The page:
75th Annual Meeting of the Division of Fluid Dynamics
Sunday–Tuesday, November 20–22, 2022;
Indiana Convention Center, Indianapolis, Indiana.
Session J01: Minisymposia: Reduced-Order Modeling in Fluids Via Artificial and Human Intelligence
4:35 PM–7:11 PM,
Sunday, November 20, 2022
Room: Sagamore 123
Chair: George Haller, ETH Zurich
Abstract: J01.00003 : New computational methods for the dynamical systems view of turbulence
5:27 PM–5:53 PM
(Univ of Cambridge)
(Univ of Cambridge)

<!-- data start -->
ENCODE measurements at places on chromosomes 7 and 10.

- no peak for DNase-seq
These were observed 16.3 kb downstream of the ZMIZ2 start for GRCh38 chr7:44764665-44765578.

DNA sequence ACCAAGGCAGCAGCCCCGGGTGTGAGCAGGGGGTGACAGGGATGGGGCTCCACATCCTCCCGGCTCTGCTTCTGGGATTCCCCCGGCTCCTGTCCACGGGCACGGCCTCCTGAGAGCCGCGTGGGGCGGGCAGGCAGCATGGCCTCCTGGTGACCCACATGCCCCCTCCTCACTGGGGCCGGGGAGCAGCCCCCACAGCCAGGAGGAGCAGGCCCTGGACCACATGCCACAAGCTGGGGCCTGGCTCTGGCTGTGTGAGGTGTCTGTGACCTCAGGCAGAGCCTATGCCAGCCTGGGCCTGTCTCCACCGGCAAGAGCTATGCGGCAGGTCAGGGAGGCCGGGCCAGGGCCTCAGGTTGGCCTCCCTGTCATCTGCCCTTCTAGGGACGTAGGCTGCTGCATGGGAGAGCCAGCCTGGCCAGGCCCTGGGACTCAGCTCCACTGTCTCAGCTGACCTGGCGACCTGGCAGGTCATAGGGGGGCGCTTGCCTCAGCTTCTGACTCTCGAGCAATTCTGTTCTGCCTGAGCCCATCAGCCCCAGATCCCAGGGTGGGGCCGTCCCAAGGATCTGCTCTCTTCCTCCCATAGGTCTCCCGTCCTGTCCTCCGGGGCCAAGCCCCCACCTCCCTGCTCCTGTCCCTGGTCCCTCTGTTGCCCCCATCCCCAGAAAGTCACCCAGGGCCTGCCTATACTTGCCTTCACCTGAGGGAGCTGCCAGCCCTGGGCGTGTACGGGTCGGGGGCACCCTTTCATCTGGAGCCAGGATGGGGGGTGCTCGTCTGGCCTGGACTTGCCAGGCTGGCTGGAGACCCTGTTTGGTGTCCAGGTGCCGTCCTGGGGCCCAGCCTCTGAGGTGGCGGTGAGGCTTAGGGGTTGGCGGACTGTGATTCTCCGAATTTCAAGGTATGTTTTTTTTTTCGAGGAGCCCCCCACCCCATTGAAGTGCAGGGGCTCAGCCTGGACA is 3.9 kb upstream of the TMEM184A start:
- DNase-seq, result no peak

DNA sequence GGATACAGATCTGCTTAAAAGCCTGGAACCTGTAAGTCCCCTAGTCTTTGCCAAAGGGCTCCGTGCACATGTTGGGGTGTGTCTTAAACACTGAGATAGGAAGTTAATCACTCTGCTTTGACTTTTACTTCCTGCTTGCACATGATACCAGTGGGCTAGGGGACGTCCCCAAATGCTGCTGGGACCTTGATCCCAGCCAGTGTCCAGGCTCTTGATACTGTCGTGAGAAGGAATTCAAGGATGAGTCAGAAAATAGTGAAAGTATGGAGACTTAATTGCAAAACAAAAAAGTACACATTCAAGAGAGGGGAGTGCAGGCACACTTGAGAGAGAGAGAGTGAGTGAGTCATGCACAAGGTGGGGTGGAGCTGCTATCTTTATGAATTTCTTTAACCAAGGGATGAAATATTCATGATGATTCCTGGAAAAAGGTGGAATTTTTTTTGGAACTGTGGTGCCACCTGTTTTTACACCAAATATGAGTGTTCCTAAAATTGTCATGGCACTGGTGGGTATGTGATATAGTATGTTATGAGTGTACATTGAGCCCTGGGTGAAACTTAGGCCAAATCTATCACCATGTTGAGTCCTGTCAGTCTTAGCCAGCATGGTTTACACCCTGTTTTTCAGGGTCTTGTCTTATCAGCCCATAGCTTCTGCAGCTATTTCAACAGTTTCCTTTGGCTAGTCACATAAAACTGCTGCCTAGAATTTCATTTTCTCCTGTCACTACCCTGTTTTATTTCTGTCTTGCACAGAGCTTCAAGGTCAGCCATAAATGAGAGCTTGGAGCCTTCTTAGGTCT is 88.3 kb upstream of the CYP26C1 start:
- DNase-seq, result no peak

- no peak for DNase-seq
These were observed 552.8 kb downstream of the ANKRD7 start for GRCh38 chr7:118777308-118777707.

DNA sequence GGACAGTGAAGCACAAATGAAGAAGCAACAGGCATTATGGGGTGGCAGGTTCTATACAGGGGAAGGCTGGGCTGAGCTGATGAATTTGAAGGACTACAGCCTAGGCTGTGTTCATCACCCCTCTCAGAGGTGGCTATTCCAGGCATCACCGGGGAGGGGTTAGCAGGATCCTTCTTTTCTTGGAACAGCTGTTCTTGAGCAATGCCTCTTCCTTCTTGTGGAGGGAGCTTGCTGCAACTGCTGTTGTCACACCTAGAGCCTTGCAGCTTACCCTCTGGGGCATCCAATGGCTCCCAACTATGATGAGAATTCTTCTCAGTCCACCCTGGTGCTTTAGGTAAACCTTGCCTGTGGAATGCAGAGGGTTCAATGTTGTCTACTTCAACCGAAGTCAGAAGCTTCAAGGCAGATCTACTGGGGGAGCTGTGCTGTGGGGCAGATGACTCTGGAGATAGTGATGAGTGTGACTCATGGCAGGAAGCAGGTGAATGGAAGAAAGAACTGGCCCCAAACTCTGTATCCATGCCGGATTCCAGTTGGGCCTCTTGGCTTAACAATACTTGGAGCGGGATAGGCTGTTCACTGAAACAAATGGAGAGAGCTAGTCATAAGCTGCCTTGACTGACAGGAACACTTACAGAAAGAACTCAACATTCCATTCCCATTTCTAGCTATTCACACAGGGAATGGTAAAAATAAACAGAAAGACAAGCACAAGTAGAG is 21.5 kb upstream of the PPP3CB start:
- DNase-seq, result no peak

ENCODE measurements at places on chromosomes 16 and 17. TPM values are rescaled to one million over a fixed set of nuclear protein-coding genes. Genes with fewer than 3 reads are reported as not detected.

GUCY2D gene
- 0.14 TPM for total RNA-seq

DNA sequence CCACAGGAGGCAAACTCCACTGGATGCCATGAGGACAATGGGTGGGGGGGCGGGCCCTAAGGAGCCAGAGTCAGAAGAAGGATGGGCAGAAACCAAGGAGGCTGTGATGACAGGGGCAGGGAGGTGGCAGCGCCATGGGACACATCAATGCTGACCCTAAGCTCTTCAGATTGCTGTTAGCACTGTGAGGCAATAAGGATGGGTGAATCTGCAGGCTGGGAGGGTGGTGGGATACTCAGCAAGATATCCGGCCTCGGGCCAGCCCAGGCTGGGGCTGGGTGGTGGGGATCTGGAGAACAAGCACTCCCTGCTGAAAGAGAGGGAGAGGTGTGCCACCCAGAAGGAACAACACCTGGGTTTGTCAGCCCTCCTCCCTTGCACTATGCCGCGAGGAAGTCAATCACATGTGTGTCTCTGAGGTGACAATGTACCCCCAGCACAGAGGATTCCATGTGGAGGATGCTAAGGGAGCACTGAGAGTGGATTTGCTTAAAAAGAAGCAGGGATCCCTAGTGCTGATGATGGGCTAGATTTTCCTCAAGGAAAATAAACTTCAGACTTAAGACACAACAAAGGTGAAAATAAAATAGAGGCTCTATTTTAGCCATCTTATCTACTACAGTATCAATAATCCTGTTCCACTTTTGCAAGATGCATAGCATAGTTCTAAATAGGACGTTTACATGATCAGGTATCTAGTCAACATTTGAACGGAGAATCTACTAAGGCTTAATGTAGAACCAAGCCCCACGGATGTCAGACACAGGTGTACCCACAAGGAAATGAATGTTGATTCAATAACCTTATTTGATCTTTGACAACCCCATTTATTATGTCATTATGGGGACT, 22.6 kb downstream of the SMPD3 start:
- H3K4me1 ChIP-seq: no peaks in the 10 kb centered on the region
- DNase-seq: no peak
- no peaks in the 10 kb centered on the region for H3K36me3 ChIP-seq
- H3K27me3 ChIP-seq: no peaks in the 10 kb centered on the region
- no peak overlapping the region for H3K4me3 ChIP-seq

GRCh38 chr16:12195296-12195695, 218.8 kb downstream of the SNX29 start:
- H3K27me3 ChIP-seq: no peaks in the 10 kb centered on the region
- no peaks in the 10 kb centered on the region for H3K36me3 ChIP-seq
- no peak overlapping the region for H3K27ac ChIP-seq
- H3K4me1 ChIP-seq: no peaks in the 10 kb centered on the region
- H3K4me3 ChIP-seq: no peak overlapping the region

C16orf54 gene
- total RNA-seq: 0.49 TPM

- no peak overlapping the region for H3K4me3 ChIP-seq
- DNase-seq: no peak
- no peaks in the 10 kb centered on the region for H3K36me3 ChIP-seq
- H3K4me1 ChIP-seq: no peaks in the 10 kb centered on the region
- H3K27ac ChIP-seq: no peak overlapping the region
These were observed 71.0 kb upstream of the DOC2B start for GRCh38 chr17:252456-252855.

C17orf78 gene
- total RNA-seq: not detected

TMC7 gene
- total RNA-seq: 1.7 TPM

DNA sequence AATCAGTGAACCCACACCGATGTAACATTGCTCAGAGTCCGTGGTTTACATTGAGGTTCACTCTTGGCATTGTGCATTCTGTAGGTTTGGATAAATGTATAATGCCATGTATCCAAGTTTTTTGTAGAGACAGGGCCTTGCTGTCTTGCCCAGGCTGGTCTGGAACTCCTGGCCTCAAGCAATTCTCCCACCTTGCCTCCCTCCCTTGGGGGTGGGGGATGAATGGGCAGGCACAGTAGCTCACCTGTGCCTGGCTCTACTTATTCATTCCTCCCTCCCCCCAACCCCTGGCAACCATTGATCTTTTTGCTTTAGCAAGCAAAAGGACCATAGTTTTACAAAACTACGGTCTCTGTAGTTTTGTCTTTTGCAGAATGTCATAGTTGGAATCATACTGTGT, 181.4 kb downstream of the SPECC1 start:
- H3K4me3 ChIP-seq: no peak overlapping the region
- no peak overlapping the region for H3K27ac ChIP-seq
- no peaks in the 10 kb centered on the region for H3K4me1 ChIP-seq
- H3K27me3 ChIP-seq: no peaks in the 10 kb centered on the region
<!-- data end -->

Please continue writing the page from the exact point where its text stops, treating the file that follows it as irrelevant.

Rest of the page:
Over the last three decades ideas from dynamical systems theory have significantly advanced our understanding of transitional and weakly turbulent shear flows. In this perspective, the evolution of a turbulent flow is considered as a trajectory in a very high-dimensional dynamical system `pinballing' between unstable exact coherent states (ECS). Applying these ideas to turbulent flows at high Re has the potential to advance our understanding of the role of individual dynamical processes in producing the well-known statistical results (e.g. the cascade) and brings new opportunities for modelling and control. However, progress has stalled due to both an inability to identify guesses for candidate ECS and the poor performance of the Newton-Raphson methods used for convergence. In this talk I will discuss new approaches to both of these problems built on ideas from machine learning, using two-dimensional Kolmogorov flow as an example. First, I will show how deep convolutional autoencoders can be employed to learn low-dimensional representations of the flow which are closely related to ECS. These latent representations form a robust observable with which to measure near recurrences on turbulent orbits, leading to the discovery of an order of magnitude more periodic orbits than standard methods, including a large number of new solutions associated with intermittent, high-dissipation bursts. I will then describe how the requirements for a near recurrence can be removed altogether using a fully-differentiable flow solver (Kochkov et al, Proc. Nat. Acad. Sci. 118, 2021), where periodic orbits with specific properties can be sought via gradient descent on an appropriate loss function. This new method yields large numbers of periodic orbits at high Re, where past methods have found only a handful of structures. Time permitting, I will also discuss data-driven methods for weighting the collection of ECS to estimate flow statistics in an approach akin to periodic orbit theory.